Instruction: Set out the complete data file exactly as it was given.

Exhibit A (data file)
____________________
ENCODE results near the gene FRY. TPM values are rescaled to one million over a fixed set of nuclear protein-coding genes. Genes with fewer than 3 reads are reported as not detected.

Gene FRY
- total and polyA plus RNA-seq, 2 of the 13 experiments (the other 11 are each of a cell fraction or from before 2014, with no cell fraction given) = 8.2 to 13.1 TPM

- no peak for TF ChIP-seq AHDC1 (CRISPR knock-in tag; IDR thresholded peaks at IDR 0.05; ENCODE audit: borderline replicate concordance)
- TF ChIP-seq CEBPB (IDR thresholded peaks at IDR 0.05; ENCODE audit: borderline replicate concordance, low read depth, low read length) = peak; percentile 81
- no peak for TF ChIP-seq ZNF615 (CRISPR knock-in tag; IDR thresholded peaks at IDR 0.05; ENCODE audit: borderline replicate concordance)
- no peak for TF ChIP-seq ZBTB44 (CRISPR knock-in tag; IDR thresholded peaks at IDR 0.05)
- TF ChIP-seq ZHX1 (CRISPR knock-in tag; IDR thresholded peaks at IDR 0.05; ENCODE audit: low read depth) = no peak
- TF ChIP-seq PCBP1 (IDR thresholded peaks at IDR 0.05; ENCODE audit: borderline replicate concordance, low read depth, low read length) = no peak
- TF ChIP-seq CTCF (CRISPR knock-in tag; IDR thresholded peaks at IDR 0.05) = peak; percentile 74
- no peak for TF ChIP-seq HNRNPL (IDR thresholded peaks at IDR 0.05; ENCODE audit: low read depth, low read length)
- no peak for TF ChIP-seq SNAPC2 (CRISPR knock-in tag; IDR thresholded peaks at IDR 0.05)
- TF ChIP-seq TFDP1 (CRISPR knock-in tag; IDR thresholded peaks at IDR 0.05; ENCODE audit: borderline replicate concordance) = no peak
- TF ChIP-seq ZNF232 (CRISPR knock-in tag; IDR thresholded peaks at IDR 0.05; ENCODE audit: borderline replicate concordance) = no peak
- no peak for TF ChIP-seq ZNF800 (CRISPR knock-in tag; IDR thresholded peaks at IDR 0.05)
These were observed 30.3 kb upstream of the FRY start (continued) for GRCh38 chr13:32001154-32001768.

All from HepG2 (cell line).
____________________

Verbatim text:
ENCODE results near the gene FRY. TPM values are rescaled to one million over a fixed set of nuclear protein-coding genes. Genes with fewer than 3 reads are reported as not detected.

Gene FRY
- total and polyA plus RNA-seq, 2 of the 13 experiments (the other 11 are each of a cell fraction or from before 2014, with no cell fraction given) = 8.2 to 13.1 TPM

- no peak for TF ChIP-seq AHDC1 (CRISPR knock-in tag; IDR thresholded peaks at IDR 0.05; ENCODE audit: borderline replicate concordance)
- TF ChIP-seq CEBPB (IDR thresholded peaks at IDR 0.05; ENCODE audit: borderline replicate concordance, low read depth, low read length) = peak; percentile 81
- no peak for TF ChIP-seq ZNF615 (CRISPR knock-in tag; IDR thresholded peaks at IDR 0.05; ENCODE audit: borderline replicate concordance)
- no peak for TF ChIP-seq ZBTB44 (CRISPR knock-in tag; IDR thresholded peaks at IDR 0.05)
- TF ChIP-seq ZHX1 (CRISPR knock-in tag; IDR thresholded peaks at IDR 0.05; ENCODE audit: low read depth) = no peak
- TF ChIP-seq PCBP1 (IDR thresholded peaks at IDR 0.05; ENCODE audit: borderline replicate concordance, low read depth, low read length) = no peak
- TF ChIP-seq CTCF (CRISPR knock-in tag; IDR thresholded peaks at IDR 0.05) = peak; percentile 74
- no peak for TF ChIP-seq HNRNPL (IDR thresholded peaks at IDR 0.05; ENCODE audit: low read depth, low read length)
- no peak for TF ChIP-seq SNAPC2 (CRISPR knock-in tag; IDR thresholded peaks at IDR 0.05)
- TF ChIP-seq TFDP1 (CRISPR knock-in tag; IDR thresholded peaks at IDR 0.05; ENCODE audit: borderline replicate concordance) = no peak
- TF ChIP-seq ZNF232 (CRISPR knock-in tag; IDR thresholded peaks at IDR 0.05; ENCODE audit: borderline replicate concordance) = no peak
- no peak for TF ChIP-seq ZNF800 (CRISPR knock-in tag; IDR thresholded peaks at IDR 0.05)
These were observed 30.3 kb upstream of the FRY start (continued) for GRCh38 chr13:32001154-32001768.

All from HepG2 (cell line).